If you're currently spending more than 25 or 30 percent of your monthly income on housing, it's time to reevaluate.
If you own a home and pay a monthly mortgage, you have two primary options: You can either refinance your home – which will extend your mortgage in terms of payment years, but lower your monthly payment – or you can move.
For renters, there isn't as much flexibility.
You can either sublet and let a roommate split your payment (assuming the landlord allows this), or you can move into a cheaper place at the end of your lease agreement. If you're going to do the latter, remember there are expenses associated with moving.
Generally speaking, a move is only profitable if you'll be saving more than $75 per month on rent.
2. Compare auto insurance prices.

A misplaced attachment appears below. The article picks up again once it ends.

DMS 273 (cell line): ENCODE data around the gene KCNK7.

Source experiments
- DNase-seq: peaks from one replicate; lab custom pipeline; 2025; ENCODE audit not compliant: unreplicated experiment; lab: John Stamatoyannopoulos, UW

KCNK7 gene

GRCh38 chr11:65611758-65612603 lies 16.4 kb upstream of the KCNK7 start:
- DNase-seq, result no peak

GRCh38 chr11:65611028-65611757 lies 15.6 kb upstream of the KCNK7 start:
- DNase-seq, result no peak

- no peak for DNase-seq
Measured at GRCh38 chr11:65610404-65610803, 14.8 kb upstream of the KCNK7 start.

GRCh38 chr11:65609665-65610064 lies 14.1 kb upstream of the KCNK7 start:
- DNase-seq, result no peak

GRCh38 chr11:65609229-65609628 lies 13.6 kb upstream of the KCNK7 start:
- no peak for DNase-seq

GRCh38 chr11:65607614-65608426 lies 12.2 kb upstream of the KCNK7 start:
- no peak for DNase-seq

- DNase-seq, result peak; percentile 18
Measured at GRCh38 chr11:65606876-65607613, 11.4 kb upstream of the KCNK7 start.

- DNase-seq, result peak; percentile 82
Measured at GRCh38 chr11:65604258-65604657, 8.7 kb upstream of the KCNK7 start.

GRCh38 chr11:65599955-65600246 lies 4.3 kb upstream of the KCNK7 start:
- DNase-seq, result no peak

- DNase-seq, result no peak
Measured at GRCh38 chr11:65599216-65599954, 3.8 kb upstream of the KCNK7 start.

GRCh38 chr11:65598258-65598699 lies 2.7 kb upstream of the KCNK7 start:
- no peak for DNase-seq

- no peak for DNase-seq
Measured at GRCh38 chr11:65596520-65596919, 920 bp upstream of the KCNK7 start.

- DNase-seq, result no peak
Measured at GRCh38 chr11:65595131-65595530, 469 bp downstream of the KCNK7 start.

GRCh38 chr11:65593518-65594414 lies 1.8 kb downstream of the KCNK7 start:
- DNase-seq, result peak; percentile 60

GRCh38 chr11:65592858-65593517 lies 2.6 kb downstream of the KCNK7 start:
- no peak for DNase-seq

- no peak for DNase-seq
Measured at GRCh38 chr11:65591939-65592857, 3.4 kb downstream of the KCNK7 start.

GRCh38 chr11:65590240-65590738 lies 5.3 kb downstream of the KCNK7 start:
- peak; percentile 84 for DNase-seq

How much are you spending on car insurance each month? If you can't answer this question without hunting down a statement, something's wrong.
What most people don't realize is it's possible to lower your monthly premium.
Of course, things like driving records, age, location and credit score do come into play. However, there are other car insurance hacks you can explore in order to find better rates.
The very first thing you can do is downsize your car. The smaller and less expensive your vehicle is, the less it costs to insure.
The second thing to do is use a price comparison site that will actually give you quotes side-by-side in your area. There are always smaller insurance companies willing to give customers deals.
The third tip is to add a note in your calendar to re-evaluate your policy every six months.
Rates change quickly, and your driving record, age and other factors may allow you to shave a few dollars off your monthly premium from time to time.
3. Cut the cord.
If you still pay for cable, you're essentially a Millennial dinosaur.